It really is amazing how modern science continues to prove just how important our most basic day-to-day decisions are to overall health and well-being. In other words, we are learning that we have more power over our health than we may realize. Simple lifestyle choices can make a real difference. Fascinating recent research suggests that meal timing affects mental health and mood.
How Meal Timing Affects Mental Health
According to a study published in the peer-reviewed, open access journal Nutrients, irregular meal timing is associated with a higher risk of experiencing neuroticism, sleep disorders, depression and difficulty managing stress. A study published in the American Journal of Public Health noted that shift workers, a group that commonly experiences irregular meal timing, have higher rates of depression, anxiety and other mental health problems. Other researchers have noted that irregular meal timing is a feature of a number of mental disorders, including bipolar disorder.
The connection may lie in the circadian rhythm, or rather in its disruption. That roughly 24-hour cycle helps to regulate the timing of near countless bodily processes, including the complex chemical interactions and reactions involved in digestion; the transforming of food to the energy both brain and body need. The circadian rhythm is linked to the cycle of day and night, a rhythm that we, as well as all life on earth, evolved in tune to. Interestingly, chronic circadian rhythm disruption is also associated with a higher risk of mental health disorders, including mood disorders.
While light is the primary environmental cue for the circadian rhythm, meal timing also has a role in helping to regulate the circadian rhythm. Irregular meal timing can be disruptive to the circadian rhythm and to mental health in a variety of ways. Prior to the advent of artificial lighting, back in our more agrarian days, the vast majority of people were active during the day and rested at night. Many activities, including food preparation, were of necessity done when there was light. For generations prior to our industrialized, modern lives, the main meal was eaten around midday, fueling the day’s labor. Today, we tend to live and eat outside of the rhythm we evolved to; outside of how our bodies were designed to operate.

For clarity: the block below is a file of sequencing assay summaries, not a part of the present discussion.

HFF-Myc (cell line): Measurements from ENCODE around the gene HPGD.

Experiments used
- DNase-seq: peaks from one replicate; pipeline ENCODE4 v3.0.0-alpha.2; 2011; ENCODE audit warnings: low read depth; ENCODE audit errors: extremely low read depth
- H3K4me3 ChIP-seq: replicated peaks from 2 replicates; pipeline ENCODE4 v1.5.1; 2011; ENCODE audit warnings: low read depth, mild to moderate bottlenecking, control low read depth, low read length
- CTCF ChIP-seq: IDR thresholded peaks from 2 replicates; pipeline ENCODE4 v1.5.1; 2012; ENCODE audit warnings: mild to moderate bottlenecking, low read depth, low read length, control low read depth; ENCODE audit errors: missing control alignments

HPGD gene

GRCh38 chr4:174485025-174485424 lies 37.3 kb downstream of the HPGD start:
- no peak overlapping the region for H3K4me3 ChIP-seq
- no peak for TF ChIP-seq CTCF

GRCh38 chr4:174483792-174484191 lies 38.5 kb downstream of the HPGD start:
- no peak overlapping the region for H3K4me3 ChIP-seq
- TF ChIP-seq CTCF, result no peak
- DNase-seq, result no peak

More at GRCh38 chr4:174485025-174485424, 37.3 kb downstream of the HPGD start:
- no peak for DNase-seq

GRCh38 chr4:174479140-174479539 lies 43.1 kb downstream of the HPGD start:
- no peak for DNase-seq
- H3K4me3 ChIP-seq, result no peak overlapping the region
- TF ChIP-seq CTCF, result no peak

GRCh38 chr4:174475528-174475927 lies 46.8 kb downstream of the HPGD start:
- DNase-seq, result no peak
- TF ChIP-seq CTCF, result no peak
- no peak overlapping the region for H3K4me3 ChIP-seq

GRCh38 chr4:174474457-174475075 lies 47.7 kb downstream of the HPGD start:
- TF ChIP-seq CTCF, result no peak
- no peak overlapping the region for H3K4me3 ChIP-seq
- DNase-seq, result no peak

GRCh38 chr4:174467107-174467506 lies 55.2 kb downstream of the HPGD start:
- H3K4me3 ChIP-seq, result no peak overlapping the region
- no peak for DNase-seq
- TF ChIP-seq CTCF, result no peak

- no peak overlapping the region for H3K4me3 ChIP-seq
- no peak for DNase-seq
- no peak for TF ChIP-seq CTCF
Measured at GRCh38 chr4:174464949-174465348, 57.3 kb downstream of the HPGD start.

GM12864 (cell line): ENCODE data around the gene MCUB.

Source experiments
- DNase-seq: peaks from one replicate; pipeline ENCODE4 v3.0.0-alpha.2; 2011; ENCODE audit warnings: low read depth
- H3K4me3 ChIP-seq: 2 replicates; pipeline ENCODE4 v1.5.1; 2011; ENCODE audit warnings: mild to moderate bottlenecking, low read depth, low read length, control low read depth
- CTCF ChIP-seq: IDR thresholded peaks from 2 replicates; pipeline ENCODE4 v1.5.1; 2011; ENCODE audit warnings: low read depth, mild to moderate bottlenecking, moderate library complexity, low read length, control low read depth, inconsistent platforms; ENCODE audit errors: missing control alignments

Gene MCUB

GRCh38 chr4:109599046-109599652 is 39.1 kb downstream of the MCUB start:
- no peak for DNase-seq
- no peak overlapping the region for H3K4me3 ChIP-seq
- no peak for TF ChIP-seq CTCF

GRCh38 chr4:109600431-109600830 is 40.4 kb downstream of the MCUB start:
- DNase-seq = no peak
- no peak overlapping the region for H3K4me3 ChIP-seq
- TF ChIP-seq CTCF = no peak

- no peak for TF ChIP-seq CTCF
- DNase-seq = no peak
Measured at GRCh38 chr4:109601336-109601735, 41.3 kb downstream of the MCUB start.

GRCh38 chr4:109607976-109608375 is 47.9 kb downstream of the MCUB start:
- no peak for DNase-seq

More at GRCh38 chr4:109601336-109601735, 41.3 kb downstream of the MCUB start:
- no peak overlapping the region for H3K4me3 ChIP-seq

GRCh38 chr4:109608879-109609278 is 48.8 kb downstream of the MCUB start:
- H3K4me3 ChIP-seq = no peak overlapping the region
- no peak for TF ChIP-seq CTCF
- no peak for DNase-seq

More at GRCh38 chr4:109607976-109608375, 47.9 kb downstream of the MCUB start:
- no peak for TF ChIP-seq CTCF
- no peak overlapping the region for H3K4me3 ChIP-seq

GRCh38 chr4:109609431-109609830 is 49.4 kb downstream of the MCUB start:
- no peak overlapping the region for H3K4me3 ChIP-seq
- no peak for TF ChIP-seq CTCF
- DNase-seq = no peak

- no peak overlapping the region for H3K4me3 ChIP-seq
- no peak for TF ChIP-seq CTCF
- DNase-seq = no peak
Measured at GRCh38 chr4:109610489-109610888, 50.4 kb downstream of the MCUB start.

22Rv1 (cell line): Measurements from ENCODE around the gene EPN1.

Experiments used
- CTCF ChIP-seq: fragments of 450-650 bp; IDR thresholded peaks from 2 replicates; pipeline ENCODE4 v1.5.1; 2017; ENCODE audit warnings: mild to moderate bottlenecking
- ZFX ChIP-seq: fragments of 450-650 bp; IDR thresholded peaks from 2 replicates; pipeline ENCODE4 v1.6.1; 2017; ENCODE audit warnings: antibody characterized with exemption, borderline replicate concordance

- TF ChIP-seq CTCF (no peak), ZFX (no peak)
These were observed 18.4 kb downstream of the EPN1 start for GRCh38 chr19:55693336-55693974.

Part of the impact of irregular meal timing on mental health may lie in the disruption of the timing of digestive processes. That is because those processes involve the action of a variety of digestive hormones which in turn impact neurotransmitters, such as dopamine, influencing mood and energy levels.
Serotonin, another neurotransmitter impacting mood, is made primarily in the gastrointestinal tract, with about 95 percent of it being produced there. Regular meals help to keep these complex processes balanced, helping you to feel better and more balanced.
What You Eat Also Plays Important Role
In the United States, it turns out that the acronym for the highly processed culinary nightmare that has become the Standard American Diet (SAD) is pretty accurate. The SAD, with its excessively processed foods, high fat and sugar, bad carbs (as opposed to more complex and higher quality carbs), low fiber and poor nutrition, is associated with a higher risk of mental health problems. Although many other countries may tend to eat more healthily in general, the risks of eating poorly or deviating from a more natural diet are relevant worldwide.
It’s a logical connection, if you think about it for a moment. Complex chemical interactions and reactions are at the base of our moods and overall mental health. Numerous factors go into keeping correct balance and correct timing in the production, release and flow of hormones, neurotransmitters and other mood and mental health impacting substances within the body. When the diet is poor, lacking in nutrition and full of unhealthy substances, of course there are likely to be imbalances and problems.
Eat in Line With Your Body’s Design
Eating at regular times, preferably during the day to fuel your activities, can easily transition to intermittent fasting. In both animal testing and human testing, intermittent fasting has been shown to reduce depression and anxiety symptoms. Naturally, further studies are needed for a more in-depth understanding of the specific mechanisms involved, but the body of supporting evidence is increasing. Intermittent fasting schedules basically mean limiting your calorie intake to specific hours of the day.
Some people schedule their meals over a 12-hour period, some over an eight-hour period and others over a six-hour period, fasting the rest of the time. Aside from mental health benefits, intermittent fasting offers a broad range of health benefits, including weight management, increased fat burning, improved blood glucose levels and better heart and brain health.
Eat real food with real nutrients and fiber. Make the elimination of ultra-processed convenience foods from your diet a serious health priority. Especially avoid highly processed simple carbs and artificial ingredients. Too much salt in the diet can also wreak havoc on your circadian rhythm and consequently your mental health. With planning, eating a real, whole food healthy diet doesn’t have to be time consuming or expensive.
Plan for Better Mental Health
Consistency is key when it comes to meal timing. Set a schedule and stick to it. Never skip breakfast. Take it to go if need be. Try to consume the bulk of your calories during the day, avoiding heavy, carb rich evening meals.